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Nikon 35 F1.8G FX VS Nikon 35 1.8G DX

This unboxing and sniff test at Allens Camera started off like many of the ones I have done in the past. This time around it was time to unbox and sniff the new Nikon 35mm F1.8G ED FX. This lens is priced at just under $600 and I am here to tell you if I think it is worth spending the money.


Like many of my previews I take sample images and allow you to download the RAW files for yourself to pixel peep as much as you would like. Being that this is a preview and I am just giving my first thoughts on the camera I generally look at the sample images while I am at Allens.

What happened this time was slightly different. I took sample images with the new FX 35mm and noticed at 1.8 a ton of vignetting. Now many of you know that Nikon has a 35mm F1.8G for the dx cameras and I personally own one. That lens is very interesting, it is meant for the DX but you can use it on the FX with pretty good results.

Since I noticed so much vignetting with new lens I figured I would compare it to the older version that is not even meant to go on the FX cameras. What I found was at 1.8 there was more vignetting as expected with the DX that you can slightly correct with lightroom.

Yes the newer lens performed better wide open than the older lens but is it worth dropping $600 for good enough? The reason I put the DX on the FX is to make the point that it can work on FX even though it’s not the best of the best with honors.

As you close your aperture down on the FX version it does start to capture sharper images which is generally the case with these type of lenses. Another thing I noticed in my sample images was that the lines were straight on the brick wall with the newer version. You will see in the DX version that the lines are not as straight and bow slightly in the middle.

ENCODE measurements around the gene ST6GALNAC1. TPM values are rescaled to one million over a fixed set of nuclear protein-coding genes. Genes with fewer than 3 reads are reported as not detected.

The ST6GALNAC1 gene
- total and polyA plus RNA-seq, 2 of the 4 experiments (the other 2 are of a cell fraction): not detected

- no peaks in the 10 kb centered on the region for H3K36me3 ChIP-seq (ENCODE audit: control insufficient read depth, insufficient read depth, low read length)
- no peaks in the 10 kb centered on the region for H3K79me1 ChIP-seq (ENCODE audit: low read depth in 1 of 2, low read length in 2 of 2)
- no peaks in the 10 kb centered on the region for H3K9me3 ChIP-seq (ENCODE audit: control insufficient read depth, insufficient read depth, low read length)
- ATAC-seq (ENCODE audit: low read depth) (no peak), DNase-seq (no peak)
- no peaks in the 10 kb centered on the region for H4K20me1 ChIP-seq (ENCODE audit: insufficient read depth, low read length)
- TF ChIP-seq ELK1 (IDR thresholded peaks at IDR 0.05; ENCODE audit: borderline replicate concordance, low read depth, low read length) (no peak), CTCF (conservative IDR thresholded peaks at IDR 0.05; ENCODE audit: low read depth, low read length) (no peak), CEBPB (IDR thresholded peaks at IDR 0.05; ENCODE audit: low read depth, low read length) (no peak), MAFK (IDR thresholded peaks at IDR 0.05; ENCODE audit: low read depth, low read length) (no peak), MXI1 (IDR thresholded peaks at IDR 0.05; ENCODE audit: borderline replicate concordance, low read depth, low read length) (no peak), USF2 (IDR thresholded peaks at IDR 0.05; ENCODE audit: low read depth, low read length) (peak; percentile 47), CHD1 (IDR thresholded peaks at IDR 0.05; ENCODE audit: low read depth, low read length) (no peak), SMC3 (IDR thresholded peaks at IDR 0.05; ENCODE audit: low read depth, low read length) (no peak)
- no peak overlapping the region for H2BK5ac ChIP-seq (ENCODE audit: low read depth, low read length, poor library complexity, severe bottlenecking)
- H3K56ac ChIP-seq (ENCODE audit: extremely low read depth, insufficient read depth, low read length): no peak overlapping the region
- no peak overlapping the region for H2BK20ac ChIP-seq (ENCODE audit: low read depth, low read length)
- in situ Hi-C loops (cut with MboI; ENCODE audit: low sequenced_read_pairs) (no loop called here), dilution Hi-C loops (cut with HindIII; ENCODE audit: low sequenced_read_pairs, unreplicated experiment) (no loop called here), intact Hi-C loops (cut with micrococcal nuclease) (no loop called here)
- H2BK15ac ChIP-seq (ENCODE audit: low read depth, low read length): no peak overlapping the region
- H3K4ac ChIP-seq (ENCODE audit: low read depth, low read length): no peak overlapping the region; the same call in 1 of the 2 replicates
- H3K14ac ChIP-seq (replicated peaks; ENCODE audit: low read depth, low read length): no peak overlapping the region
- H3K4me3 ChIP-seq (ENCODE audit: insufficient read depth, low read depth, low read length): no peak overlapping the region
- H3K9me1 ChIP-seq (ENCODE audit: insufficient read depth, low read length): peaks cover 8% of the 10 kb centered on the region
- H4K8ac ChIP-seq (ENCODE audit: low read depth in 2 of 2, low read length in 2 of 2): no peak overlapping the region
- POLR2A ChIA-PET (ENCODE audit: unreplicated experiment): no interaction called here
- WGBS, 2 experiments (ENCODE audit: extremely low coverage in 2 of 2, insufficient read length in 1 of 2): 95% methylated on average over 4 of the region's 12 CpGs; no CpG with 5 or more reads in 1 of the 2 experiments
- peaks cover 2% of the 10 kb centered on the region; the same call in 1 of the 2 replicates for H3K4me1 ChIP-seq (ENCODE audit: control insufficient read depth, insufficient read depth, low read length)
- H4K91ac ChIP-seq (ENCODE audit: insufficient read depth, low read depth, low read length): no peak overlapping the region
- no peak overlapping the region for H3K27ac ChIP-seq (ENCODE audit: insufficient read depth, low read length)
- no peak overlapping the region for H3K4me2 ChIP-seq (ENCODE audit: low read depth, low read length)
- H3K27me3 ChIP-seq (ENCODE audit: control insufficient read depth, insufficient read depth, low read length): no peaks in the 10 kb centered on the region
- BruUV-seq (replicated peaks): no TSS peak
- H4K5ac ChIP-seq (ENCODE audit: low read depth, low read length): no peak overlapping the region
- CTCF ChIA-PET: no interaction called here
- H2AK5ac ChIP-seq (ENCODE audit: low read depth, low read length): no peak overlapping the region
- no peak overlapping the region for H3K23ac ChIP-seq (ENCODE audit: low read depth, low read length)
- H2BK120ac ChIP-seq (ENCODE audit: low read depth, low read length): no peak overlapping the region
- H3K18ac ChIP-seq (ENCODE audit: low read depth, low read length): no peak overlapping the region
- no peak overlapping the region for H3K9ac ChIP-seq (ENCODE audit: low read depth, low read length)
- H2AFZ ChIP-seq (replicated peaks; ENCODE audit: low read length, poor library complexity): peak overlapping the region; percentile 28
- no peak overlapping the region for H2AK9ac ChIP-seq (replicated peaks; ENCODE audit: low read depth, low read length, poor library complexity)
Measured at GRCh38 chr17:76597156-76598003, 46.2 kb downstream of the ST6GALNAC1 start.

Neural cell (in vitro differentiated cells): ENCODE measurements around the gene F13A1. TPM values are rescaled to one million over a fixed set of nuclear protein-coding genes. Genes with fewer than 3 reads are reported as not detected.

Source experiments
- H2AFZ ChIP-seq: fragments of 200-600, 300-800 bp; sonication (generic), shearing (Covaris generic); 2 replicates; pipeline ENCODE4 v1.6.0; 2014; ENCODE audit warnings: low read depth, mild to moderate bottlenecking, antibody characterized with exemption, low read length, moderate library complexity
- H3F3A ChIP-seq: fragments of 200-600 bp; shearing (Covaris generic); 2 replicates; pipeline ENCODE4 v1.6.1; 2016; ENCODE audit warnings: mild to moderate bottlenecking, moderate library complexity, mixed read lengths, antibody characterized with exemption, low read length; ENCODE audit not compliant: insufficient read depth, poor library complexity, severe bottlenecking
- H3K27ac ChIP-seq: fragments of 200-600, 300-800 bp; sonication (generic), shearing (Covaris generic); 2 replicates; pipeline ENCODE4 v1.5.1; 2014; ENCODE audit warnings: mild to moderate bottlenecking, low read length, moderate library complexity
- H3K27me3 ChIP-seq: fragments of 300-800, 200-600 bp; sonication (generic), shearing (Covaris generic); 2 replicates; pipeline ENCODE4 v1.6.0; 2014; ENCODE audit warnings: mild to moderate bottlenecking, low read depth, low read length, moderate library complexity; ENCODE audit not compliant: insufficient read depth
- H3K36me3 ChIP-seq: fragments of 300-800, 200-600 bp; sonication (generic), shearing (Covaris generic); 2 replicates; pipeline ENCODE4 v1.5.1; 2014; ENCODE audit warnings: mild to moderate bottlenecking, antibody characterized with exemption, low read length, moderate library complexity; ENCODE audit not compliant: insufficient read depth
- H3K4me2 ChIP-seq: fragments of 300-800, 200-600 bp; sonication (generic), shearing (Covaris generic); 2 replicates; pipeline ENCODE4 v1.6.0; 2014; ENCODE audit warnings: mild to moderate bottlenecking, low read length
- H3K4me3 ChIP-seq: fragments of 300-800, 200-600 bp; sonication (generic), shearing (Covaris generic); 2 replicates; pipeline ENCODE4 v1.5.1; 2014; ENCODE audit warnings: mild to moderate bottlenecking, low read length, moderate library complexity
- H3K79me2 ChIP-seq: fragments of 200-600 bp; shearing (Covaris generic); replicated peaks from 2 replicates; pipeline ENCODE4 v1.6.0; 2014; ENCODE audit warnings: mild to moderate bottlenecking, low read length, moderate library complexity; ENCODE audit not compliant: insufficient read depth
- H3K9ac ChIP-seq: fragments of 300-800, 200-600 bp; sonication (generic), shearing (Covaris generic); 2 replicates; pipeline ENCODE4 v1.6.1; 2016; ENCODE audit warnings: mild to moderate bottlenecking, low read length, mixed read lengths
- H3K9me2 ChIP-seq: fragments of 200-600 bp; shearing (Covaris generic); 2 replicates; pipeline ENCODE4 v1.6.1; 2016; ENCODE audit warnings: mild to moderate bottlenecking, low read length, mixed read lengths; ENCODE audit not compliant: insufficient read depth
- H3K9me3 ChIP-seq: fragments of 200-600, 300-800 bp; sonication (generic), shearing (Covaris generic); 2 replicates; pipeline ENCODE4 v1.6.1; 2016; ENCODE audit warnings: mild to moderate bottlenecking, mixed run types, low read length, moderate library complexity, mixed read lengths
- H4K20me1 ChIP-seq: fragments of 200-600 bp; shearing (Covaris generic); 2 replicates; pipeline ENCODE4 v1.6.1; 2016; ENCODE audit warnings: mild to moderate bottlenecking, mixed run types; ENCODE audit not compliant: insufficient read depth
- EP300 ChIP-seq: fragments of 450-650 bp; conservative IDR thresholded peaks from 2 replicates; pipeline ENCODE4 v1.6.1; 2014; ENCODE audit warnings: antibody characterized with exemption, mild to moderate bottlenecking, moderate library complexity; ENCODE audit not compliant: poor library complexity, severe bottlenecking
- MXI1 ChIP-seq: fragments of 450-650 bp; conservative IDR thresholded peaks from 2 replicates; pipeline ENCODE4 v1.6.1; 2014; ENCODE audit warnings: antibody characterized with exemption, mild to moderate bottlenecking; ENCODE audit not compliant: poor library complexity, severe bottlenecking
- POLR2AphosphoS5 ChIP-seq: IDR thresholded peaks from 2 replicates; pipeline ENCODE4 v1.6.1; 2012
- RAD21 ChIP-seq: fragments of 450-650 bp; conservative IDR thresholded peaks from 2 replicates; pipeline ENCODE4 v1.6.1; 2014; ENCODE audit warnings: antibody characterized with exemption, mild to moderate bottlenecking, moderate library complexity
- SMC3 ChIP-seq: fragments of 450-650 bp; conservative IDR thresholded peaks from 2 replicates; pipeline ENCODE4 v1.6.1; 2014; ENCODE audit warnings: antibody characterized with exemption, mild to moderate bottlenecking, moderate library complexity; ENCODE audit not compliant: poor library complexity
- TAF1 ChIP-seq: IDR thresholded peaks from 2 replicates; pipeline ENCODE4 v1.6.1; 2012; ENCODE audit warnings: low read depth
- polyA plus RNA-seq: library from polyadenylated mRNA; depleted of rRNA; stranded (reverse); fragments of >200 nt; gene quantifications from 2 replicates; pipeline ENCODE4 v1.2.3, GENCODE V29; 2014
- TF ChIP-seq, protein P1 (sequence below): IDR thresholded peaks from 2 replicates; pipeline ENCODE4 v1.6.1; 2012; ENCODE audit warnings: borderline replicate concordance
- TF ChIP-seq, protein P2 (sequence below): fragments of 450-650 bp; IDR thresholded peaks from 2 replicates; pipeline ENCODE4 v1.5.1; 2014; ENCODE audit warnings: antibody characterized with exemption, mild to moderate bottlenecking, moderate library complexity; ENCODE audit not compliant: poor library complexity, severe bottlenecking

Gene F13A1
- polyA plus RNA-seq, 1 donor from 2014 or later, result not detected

These days there are lens correction options in Lightroom that pretty much fix this issue but you are still better off having it straight in the first place.

You can see the sample images posted below as well as download the RAW files to make your own mind up.

Nikon 35mm F1.8G ED FX

Nikon 35mm F1.8G DX


Click Here for the FULL RES Sample Jpegs.

Now on to my general thoughts that I do with these previews. The Nikon 35 F1.8G ED FX does not have that pro feel to it. It is plastically feeling, light and just does not give off that quality pro feel.

When this lens was announced I thought this could be a great option for the newcomers to full frame cameras. But, when I was on the phone with Nikon and they told me the price was going to be $600 I laughed at them. Sure it is $1000 less than the 1.4 version of but it does not come close to it’s quality.

I think the proper price point should have been somewhere around $399 max and or priced to sell all day at $329. At a price point like that I could fully recommend this as first lens for someone just getting into full frame.

Nikon 35mm F1.8G DX at F22

But this is not the case so my overall sniff test is that this lens smells like “DONT BUY IT”. If you are on a DX sensor I still recommend the 35 1.8 DX all day long. Or if you are dying to spend $600 on a lens you could look at the Sigma 17-50 2.8 which will be much more versatile.

If you are on FX the options are a little more pricey with less light gathering capability. If the importance is to simply have a 35 option you could look at the 16-35 VR even though it is $300 more and an F4. You could use the DX version if you are okay with it’s limitations or you could spend $1000 more and pick up the 35 1.4G from Nikon.

There are a lot of options out there but in the end I can’t find a way to recommend this lens at all.

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